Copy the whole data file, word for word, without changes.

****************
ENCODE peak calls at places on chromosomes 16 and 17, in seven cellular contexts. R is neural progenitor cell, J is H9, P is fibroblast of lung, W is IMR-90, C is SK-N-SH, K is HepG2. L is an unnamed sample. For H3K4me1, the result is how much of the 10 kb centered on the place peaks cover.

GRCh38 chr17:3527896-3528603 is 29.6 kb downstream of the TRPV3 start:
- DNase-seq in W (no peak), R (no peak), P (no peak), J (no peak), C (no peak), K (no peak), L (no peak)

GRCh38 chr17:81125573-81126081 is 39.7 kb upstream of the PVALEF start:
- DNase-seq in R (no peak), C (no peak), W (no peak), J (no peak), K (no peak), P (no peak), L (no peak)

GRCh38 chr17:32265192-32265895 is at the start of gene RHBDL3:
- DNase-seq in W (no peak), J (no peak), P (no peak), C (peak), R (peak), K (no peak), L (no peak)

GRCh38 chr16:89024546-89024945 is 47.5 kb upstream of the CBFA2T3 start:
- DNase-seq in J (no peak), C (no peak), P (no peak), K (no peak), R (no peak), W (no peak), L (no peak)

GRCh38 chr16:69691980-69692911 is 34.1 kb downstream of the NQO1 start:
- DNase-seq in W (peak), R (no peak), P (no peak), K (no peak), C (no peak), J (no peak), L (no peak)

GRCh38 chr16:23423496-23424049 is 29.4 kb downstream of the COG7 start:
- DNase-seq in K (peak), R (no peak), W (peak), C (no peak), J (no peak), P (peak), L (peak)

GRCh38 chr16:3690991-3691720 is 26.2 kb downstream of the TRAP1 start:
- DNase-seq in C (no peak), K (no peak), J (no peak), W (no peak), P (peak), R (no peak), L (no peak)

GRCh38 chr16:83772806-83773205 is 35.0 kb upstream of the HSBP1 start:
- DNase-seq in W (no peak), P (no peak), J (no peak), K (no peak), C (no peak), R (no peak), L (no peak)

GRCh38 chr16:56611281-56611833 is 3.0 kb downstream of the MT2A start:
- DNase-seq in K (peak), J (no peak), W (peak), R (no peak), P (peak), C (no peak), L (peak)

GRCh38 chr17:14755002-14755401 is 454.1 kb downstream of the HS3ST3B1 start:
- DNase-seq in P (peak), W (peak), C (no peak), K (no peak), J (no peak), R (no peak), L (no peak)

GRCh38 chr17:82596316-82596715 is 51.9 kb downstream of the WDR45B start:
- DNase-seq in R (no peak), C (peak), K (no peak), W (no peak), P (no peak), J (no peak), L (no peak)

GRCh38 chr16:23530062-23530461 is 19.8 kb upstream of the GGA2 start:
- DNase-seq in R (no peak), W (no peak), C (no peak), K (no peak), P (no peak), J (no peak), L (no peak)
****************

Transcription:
ENCODE peak calls at places on chromosomes 16 and 17, in seven cellular contexts. R is neural progenitor cell, J is H9, P is fibroblast of lung, W is IMR-90, C is SK-N-SH, K is HepG2. L is an unnamed sample. For H3K4me1, the result is how much of the 10 kb centered on the place peaks cover.

GRCh38 chr17:3527896-3528603 is 29.6 kb downstream of the TRPV3 start:
- DNase-seq in W (no peak), R (no peak), P (no peak), J (no peak), C (no peak), K (no peak), L (no peak)

GRCh38 chr17:81125573-81126081 is 39.7 kb upstream of the PVALEF start:
- DNase-seq in R (no peak), C (no peak), W (no peak), J (no peak), K (no peak), P (no peak), L (no peak)

GRCh38 chr17:32265192-32265895 is at the start of gene RHBDL3:
- DNase-seq in W (no peak), J (no peak), P (no peak), C (peak), R (peak), K (no peak), L (no peak)

GRCh38 chr16:89024546-89024945 is 47.5 kb upstream of the CBFA2T3 start:
- DNase-seq in J (no peak), C (no peak), P (no peak), K (no peak), R (no peak), W (no peak), L (no peak)

GRCh38 chr16:69691980-69692911 is 34.1 kb downstream of the NQO1 start:
- DNase-seq in W (peak), R (no peak), P (no peak), K (no peak), C (no peak), J (no peak), L (no peak)

GRCh38 chr16:23423496-23424049 is 29.4 kb downstream of the COG7 start:
- DNase-seq in K (peak), R (no peak), W (peak), C (no peak), J (no peak), P (peak), L (peak)

GRCh38 chr16:3690991-3691720 is 26.2 kb downstream of the TRAP1 start:
- DNase-seq in C (no peak), K (no peak), J (no peak), W (no peak), P (peak), R (no peak), L (no peak)

GRCh38 chr16:83772806-83773205 is 35.0 kb upstream of the HSBP1 start:
- DNase-seq in W (no peak), P (no peak), J (no peak), K (no peak), C (no peak), R (no peak), L (no peak)

GRCh38 chr16:56611281-56611833 is 3.0 kb downstream of the MT2A start:
- DNase-seq in K (peak), J (no peak), W (peak), R (no peak), P (peak), C (no peak), L (peak)

GRCh38 chr17:14755002-14755401 is 454.1 kb downstream of the HS3ST3B1 start:
- DNase-seq in P (peak), W (peak), C (no peak), K (no peak), J (no peak), R (no peak), L (no peak)

GRCh38 chr17:82596316-82596715 is 51.9 kb downstream of the WDR45B start:
- DNase-seq in R (no peak), C (peak), K (no peak), W (no peak), P (no peak), J (no peak), L (no peak)

GRCh38 chr16:23530062-23530461 is 19.8 kb upstream of the GGA2 start:
- DNase-seq in R (no peak), W (no peak), C (no peak), K (no peak), P (no peak), J (no peak), L (no peak)